Is it different for the producer or the promoter? That is to say for the person, natural or legal, who would take the initiative of a project and its creation (often with multiple collaborations; with the help of numerous authors…). For example the promoter of a live performance or the producer of an audiovisual work?
Could we not say that since the producer or the promoter takes the initiative in the creation, he would necessarily have the copyright?
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NO! The notion of collective or directed work, i.e. work created on the initiative, financing, and control of a producer or promoter, even if it was considered when the 1994 law was drafted, was ultimately not retained in Belgian law.
Also, the producer or promoter is never the ab initio owner of the copyright and must therefore obtain these from all the people he involves in his project.
This is not illogical insofar as a producer/promoter is often in a situation similar to that of the sponsor or the principal (the only difference which exists is that the producer or the promoter will often be confronted with many more authors; consequence: he must rigorously acquire the rights of each of them – beware of oversights!).
Once again, this acquisition of copyright can only concern economic rights (moral rights always remaining in the hands of the original authors).
There is mitigation to this principle. It is to be found in audiovisual matters. The producer of an audiovisual work is, in fact, automatically presumed assignee of the economic rights of audiovisual exploitation of the work of which he takes the initiative and assumes the financing (see article XI.182 of the Code of Economic Law).
This reduction, of restrictive interpretation, was decided on because of the colossal investments which generally involve audio-visual production. There is therefore no question of applying by analogy this presumption of transfer to other areas. Thus, for example, a producer of live shows is never presumed to be the assignee of the copyrights… and must acquire them from all the authors who have contributed to the production of the show.
Furthermore, it should be noted that the presumption of transfer for the benefit of the audiovisual producer is not a presumption of ownership (the audiovisual author (s) remain the authors and rights holders; simply, the law presumes the automatic transfer of part of these rights to the benefit of the producer; which means that the latter does not necessarily have to conclude contracts). This presumption of exceptional transfer exists, in a context of very heavy investments (related to audiovisual), precisely given the rigor of the principle according to which the author is the creator natural person who creates the work…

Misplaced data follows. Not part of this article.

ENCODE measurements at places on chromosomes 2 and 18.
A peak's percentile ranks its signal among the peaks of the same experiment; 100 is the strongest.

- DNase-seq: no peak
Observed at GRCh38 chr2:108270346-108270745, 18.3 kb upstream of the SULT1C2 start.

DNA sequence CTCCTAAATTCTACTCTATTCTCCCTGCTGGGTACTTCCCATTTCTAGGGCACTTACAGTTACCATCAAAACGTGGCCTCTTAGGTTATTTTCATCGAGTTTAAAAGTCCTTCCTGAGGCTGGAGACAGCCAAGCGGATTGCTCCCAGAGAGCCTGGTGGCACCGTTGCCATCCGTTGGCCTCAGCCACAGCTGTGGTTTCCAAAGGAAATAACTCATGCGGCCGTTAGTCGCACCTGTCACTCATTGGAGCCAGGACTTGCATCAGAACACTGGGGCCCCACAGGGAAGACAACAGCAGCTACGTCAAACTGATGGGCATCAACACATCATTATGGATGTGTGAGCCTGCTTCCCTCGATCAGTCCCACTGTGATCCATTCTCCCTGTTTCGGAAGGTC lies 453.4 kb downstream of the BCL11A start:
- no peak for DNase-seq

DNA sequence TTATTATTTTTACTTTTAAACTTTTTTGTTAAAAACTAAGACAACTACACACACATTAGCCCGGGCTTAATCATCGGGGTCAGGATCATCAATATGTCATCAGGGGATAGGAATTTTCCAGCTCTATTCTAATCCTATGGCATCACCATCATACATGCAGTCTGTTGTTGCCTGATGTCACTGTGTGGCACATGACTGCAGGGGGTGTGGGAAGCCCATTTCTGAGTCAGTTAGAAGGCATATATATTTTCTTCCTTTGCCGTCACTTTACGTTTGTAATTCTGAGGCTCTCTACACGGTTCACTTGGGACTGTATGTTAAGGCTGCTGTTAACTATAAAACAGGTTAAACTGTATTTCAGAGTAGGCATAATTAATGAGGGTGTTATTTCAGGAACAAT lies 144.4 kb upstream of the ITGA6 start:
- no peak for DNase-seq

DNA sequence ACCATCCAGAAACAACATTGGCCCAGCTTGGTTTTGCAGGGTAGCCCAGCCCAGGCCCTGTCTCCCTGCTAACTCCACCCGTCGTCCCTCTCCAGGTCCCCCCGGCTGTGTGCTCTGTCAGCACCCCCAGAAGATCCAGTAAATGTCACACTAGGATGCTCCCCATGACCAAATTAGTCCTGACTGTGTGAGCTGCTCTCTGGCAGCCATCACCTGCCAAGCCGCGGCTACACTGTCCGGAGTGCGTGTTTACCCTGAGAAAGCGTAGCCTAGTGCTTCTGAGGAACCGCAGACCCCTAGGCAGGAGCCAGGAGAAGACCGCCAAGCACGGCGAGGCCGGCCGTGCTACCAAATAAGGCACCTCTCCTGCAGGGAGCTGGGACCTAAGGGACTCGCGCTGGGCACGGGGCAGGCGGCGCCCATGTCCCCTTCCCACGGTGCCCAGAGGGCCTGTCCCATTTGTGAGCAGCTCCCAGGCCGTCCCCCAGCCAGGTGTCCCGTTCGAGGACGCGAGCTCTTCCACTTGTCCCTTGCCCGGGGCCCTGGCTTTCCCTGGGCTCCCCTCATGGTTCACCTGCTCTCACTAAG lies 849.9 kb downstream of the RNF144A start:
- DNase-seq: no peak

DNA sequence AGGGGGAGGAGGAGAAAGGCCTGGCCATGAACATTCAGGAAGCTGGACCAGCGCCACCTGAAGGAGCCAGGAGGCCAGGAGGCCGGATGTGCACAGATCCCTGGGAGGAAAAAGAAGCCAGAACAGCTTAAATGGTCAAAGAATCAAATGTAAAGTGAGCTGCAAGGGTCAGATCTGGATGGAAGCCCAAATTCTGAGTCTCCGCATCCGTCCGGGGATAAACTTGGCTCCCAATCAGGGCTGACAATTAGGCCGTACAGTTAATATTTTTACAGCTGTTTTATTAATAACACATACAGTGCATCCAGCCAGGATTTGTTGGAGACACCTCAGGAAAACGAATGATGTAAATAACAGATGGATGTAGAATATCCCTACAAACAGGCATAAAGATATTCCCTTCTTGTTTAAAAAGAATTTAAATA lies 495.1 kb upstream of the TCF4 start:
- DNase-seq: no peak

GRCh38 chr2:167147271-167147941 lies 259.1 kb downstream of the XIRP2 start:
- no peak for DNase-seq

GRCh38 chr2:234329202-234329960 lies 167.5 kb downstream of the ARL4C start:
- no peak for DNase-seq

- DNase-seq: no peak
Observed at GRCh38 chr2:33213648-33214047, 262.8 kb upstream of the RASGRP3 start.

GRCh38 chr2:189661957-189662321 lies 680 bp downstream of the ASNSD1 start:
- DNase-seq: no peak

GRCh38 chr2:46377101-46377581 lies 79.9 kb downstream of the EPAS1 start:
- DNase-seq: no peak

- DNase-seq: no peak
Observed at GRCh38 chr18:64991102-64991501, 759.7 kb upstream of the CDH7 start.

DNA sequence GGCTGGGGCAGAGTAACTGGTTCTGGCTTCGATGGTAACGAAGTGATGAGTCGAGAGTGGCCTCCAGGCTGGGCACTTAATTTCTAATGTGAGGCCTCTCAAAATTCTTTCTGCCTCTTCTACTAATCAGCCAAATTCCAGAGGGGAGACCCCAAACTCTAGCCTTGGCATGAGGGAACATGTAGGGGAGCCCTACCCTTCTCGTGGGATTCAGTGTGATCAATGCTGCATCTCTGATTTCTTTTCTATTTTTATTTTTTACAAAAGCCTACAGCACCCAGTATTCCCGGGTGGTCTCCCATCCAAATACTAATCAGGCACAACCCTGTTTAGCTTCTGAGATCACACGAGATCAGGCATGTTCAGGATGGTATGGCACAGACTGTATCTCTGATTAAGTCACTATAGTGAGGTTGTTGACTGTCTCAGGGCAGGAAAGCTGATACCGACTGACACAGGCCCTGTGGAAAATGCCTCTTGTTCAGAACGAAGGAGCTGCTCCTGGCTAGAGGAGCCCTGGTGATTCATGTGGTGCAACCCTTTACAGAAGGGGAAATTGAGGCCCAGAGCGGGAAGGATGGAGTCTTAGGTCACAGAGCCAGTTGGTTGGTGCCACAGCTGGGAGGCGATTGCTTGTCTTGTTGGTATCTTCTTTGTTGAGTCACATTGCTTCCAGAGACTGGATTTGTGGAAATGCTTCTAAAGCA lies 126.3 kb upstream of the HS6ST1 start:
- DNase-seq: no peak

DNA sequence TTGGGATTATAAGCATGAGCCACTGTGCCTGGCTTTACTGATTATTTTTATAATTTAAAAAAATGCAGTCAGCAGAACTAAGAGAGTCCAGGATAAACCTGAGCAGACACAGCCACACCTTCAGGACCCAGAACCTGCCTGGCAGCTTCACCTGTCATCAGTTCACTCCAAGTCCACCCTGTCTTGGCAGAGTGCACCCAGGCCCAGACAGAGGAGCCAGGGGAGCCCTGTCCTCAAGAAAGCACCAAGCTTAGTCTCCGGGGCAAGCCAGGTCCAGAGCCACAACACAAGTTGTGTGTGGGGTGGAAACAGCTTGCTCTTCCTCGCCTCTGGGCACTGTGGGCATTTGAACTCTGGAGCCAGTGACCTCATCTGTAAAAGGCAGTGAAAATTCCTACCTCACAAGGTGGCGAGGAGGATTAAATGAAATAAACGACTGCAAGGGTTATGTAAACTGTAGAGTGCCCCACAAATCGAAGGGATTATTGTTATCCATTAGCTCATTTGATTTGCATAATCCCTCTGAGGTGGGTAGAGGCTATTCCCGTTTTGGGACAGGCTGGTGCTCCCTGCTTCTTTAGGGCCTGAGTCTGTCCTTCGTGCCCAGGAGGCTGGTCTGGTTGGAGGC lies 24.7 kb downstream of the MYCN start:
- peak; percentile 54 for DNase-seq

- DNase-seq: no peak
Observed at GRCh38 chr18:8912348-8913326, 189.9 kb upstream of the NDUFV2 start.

Note that in practice audiovisual producers (practically) always sign contracts with their authors, despite the presumption of legal transfer in their favor. Why? Because the presumption of transfer is limited to the audiovisual exploitation of the work… but does not extend to other exploitations (egg derivative: merchandising, etc.). Without a contract, non-audiovisual operations, egg. Of a film, therefore remain in the hands of the authors…
We understand better, under these conditions, why audiovisual producers still sign copyright transfer contracts. The following formula, which I find excellent, from Pierre-Yves Gautier, illustrates the phenomenon well: “it suffices to read the contracts of any producer, to realize, not without surprise, that both in their own body and in large soporific and annexes are eons with meticulous details luxury rights, rights and sub-sub-sub rights transferred to the producer (always the extraordinary conservatism practice law) “ ( Literary and Artistic Property, 10 the end ., Paris, PUF, 2017, p. 654, n ° 601).
Whatever the context in which the creation takes place (commission, work, production, edition, promotion, etc.), the creator who is a natural person is always originally the holder of copyright within the meaning of our legislation.
This means that the author’s interlocutors (the employer, the sponsor, the ordering party, the publisher, the producer, the promoter, etc.) can only become the copyright holder through an express assignment (to be proven in writing), which will always be interpreted restrictively in favor of the author. Doubt always benefits the author!
Employers, sponsors, contractors, publishers, producers, promoters, etc. can therefore only be derivative owners (never original owners) and only property copyright (moral rights always remain with the original natural person creator.).
This derivative ownership can never be tacit or implied (since an express assignment is required, to be proven in writing).
Apart from a few exceptions (rare and of restrictive interpretation), these principles are constant!
Caution therefore to all those who tacitly think of acquiring copyright because of a working relationship, commissioning, publishing, production, promotion… It is a false idea, which will cause many disappointments.